Pianist Easley Blackwood, celebrated for his performances of transcendentally difficult modern works, made his solo recording with this imaginative excursion through works by two early modernists.
The program combines works by Italian composer Alfredo Casella and Polish master Karol Szymanowski. Both absorbed the cosmopolitan influences of pre-World War I Paris, Vienna and Berlin. With the outbreak of war, both retreated into isolation in their homelands and began to write their finest music.
As Easley Blackwood elaborates in his notes: “The pairing of the Italian composer Alfredo Casella and the Polish Karol Szymanowski is not as unlikely as it might seem at first glance. Both absorbed the cosmopolitan influences of pre-World War I Paris, Vienna, and Berlin, and correspondingly were at first thoroughly committed to an international modernism. Both were active in promoting the new music of the day in their own countries, later to become ardent patriots who absorbed and helped to redefine the musical heritage of their respective lands. Both Casella and Szymanowski, like Stravinsky, Berg, Webern, and Bartók, were born in the early 1880s, and came to maturity just before the First World War. The relatively stable social and political situation before the war enabled a whole generation to spend its formative years in an environment highly conducive to cross-fertilization and interaction among artists and patrons. Once the war started, most were forced abruptly into isolation . . . Perhaps as a consequence of being thrust onto their own resources, composers during this period extended their musical languages beyond all previous limits.”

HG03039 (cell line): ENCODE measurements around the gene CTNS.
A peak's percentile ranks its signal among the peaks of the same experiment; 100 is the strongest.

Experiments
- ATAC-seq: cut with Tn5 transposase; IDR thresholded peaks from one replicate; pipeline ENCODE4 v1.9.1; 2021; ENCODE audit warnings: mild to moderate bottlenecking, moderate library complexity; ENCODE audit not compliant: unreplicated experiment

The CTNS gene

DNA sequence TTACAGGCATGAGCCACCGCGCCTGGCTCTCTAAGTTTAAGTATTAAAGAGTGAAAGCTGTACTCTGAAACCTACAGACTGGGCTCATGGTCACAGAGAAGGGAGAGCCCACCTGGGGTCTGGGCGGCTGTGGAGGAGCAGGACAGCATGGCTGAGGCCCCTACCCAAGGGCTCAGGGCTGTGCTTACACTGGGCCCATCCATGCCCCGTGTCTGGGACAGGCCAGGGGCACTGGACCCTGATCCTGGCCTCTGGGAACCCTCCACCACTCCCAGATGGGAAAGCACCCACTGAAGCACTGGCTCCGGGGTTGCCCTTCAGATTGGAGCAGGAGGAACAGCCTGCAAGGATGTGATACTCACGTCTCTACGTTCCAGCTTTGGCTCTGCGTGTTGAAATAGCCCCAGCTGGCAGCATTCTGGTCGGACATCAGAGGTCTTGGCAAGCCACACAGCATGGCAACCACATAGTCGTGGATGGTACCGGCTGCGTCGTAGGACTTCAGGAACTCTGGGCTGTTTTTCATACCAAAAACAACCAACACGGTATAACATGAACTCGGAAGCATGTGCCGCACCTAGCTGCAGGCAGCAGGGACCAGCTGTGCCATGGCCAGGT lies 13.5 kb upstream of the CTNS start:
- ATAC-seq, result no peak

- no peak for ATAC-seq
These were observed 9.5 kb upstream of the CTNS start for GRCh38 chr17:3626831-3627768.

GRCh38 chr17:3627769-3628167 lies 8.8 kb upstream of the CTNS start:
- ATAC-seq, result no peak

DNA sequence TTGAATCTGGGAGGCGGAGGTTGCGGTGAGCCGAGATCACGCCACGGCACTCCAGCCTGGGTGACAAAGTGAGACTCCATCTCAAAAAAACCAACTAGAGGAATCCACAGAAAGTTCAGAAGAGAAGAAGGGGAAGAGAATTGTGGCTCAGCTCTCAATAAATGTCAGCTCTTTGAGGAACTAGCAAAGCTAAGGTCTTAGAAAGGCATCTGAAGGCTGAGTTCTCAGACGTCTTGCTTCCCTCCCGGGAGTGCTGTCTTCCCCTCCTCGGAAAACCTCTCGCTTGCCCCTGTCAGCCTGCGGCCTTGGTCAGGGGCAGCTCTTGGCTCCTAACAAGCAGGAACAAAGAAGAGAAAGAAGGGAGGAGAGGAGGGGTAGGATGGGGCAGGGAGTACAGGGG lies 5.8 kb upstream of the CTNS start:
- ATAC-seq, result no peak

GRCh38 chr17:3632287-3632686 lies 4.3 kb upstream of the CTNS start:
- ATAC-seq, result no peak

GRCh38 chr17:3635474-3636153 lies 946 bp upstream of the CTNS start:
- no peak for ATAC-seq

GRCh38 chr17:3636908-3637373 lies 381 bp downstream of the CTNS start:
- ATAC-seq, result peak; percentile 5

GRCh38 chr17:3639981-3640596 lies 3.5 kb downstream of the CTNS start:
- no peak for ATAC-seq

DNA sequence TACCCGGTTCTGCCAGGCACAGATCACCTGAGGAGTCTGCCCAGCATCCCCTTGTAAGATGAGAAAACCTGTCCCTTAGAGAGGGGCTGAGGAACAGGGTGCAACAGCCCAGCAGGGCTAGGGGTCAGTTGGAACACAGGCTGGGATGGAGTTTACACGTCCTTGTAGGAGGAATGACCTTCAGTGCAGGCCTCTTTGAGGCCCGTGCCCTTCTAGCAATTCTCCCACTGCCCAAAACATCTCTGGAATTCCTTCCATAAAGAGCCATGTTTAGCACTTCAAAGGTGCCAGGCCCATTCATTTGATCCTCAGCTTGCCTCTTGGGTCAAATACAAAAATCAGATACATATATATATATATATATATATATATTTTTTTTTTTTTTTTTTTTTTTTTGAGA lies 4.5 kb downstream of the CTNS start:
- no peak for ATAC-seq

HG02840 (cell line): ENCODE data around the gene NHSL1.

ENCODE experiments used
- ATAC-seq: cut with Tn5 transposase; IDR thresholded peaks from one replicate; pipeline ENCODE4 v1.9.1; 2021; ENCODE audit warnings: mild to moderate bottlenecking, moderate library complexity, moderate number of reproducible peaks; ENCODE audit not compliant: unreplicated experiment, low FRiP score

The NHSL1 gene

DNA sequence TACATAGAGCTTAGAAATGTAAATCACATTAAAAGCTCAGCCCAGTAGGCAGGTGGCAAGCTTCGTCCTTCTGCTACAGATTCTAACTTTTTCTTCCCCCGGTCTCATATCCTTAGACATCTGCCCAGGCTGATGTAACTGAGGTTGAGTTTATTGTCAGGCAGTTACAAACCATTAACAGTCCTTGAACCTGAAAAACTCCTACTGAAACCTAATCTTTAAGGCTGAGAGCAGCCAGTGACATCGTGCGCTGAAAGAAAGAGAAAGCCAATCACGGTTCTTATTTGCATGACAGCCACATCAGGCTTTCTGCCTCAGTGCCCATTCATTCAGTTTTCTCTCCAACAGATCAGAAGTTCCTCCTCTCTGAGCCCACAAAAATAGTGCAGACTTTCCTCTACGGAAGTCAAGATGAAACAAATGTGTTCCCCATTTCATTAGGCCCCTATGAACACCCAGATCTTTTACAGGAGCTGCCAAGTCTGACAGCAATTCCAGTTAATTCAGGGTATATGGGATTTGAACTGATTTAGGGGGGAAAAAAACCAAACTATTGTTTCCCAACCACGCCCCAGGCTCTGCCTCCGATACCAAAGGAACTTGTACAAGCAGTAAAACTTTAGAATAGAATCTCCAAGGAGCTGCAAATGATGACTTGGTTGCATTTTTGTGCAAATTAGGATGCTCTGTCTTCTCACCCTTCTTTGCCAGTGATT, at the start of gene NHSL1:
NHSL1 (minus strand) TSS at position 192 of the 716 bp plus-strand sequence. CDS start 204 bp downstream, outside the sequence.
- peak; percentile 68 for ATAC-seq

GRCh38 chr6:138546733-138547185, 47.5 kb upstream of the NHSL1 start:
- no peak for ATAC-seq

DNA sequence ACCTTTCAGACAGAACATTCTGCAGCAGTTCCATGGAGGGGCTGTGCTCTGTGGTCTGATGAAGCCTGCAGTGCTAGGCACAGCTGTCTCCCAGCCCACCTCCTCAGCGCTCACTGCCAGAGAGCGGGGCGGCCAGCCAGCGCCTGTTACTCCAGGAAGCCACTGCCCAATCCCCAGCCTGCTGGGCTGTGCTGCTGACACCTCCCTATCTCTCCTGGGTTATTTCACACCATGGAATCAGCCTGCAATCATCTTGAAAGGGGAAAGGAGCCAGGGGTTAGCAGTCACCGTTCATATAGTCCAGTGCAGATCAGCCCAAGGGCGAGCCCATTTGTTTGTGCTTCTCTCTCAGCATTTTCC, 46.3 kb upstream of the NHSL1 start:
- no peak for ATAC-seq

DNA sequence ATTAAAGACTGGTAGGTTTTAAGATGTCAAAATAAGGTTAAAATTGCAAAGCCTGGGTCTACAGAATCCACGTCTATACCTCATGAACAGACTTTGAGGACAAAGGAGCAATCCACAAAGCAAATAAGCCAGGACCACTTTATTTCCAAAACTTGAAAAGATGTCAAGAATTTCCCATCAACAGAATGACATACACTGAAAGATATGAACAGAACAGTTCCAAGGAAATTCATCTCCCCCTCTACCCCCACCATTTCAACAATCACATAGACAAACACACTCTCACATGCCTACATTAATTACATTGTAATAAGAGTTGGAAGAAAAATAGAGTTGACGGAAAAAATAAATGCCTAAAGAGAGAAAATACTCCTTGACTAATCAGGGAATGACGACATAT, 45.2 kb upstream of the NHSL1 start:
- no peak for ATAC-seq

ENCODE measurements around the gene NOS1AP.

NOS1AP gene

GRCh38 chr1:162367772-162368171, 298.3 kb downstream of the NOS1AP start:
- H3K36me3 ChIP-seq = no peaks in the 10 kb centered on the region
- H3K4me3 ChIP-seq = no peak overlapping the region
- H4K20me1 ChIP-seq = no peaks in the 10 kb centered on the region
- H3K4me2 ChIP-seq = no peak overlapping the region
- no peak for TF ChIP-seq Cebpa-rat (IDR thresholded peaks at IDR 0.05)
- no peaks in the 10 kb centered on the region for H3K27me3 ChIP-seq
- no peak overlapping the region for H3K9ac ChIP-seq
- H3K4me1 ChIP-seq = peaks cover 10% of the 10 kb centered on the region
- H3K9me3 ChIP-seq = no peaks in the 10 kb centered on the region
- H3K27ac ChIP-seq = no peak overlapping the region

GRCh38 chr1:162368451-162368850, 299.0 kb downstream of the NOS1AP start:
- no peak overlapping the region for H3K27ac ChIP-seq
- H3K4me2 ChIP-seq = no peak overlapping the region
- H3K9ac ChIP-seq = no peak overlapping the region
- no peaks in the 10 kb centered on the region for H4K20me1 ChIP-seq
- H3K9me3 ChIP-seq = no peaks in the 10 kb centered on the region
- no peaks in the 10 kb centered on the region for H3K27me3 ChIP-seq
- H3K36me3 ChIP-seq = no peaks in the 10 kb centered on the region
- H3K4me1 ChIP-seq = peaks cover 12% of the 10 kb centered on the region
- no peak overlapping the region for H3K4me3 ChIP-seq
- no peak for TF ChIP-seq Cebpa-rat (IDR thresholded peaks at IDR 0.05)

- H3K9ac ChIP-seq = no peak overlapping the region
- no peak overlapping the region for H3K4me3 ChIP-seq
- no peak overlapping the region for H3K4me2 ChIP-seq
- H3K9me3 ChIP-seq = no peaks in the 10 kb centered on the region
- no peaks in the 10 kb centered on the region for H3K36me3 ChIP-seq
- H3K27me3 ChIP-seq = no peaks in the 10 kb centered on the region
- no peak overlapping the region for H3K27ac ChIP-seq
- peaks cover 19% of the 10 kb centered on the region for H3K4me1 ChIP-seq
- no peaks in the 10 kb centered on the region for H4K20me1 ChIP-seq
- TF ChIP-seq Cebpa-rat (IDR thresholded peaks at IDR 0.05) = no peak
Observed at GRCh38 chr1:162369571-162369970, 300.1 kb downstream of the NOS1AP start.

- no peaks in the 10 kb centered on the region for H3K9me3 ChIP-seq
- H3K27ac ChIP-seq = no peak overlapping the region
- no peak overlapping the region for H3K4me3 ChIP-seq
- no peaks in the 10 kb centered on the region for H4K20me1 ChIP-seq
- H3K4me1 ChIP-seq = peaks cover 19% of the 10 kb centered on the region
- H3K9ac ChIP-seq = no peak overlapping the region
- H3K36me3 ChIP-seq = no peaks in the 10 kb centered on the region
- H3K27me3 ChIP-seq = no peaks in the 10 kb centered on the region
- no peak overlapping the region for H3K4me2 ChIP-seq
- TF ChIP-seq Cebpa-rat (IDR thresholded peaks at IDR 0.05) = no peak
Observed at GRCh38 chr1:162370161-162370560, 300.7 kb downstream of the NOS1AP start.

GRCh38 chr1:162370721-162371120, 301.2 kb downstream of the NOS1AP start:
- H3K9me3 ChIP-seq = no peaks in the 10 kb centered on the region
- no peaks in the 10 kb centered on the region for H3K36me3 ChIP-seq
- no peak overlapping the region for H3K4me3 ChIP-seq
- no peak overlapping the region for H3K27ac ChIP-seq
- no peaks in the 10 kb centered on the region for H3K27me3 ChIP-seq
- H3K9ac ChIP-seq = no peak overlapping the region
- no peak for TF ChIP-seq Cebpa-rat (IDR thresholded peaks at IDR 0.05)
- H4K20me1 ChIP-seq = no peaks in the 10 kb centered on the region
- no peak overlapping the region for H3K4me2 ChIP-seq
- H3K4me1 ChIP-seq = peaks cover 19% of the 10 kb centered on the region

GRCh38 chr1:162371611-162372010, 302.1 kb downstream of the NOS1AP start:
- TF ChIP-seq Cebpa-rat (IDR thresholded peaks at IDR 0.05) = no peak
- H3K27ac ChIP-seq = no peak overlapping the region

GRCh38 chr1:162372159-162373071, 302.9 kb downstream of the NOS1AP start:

ALFREDO CASELLA (1883-1947)
Sonatina, Op. 28
KAROL SZYMANOWSKI (1882-1937)
Masques, Op. 34
Nove Pezzi, Op. 24
What the Critics Are Saying
“Blackwood does complete justice to the impressionistic colors of Szymanowski and the more angular, experimental nature of the Casella pieces. For both the interpretive artistry and the unusual repertoire presented here, this well-recorded disc deserves an enthusiastic welcome.”